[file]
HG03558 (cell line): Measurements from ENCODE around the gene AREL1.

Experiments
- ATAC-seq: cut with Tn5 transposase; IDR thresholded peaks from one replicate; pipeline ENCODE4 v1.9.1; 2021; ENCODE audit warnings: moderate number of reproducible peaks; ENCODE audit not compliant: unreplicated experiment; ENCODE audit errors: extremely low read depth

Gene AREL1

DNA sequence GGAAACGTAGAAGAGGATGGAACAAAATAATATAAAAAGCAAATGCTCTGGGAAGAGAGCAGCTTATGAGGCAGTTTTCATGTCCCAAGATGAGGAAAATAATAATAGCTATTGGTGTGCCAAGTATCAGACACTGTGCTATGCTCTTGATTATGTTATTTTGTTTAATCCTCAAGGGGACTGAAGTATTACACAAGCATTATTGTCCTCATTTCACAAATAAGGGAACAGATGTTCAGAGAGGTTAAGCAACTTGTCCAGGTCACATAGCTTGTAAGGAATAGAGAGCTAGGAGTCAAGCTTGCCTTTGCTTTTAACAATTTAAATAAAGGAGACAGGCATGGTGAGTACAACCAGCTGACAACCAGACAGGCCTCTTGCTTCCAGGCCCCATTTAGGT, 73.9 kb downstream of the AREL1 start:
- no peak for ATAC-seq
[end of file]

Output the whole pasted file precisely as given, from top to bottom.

HG03558 (cell line): Measurements from ENCODE around the gene AREL1.

Experiments
- ATAC-seq: cut with Tn5 transposase; IDR thresholded peaks from one replicate; pipeline ENCODE4 v1.9.1; 2021; ENCODE audit warnings: moderate number of reproducible peaks; ENCODE audit not compliant: unreplicated experiment; ENCODE audit errors: extremely low read depth

Gene AREL1

DNA sequence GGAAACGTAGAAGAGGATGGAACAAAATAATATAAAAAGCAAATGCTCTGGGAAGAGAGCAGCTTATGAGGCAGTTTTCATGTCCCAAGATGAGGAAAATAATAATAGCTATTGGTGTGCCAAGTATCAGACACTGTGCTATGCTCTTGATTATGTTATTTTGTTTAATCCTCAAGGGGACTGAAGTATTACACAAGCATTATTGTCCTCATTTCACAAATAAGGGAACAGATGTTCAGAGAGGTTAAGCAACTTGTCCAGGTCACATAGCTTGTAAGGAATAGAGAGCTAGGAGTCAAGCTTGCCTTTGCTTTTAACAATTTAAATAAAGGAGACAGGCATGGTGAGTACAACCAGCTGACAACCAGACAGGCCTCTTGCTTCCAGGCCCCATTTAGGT, 73.9 kb downstream of the AREL1 start:
- no peak for ATAC-seq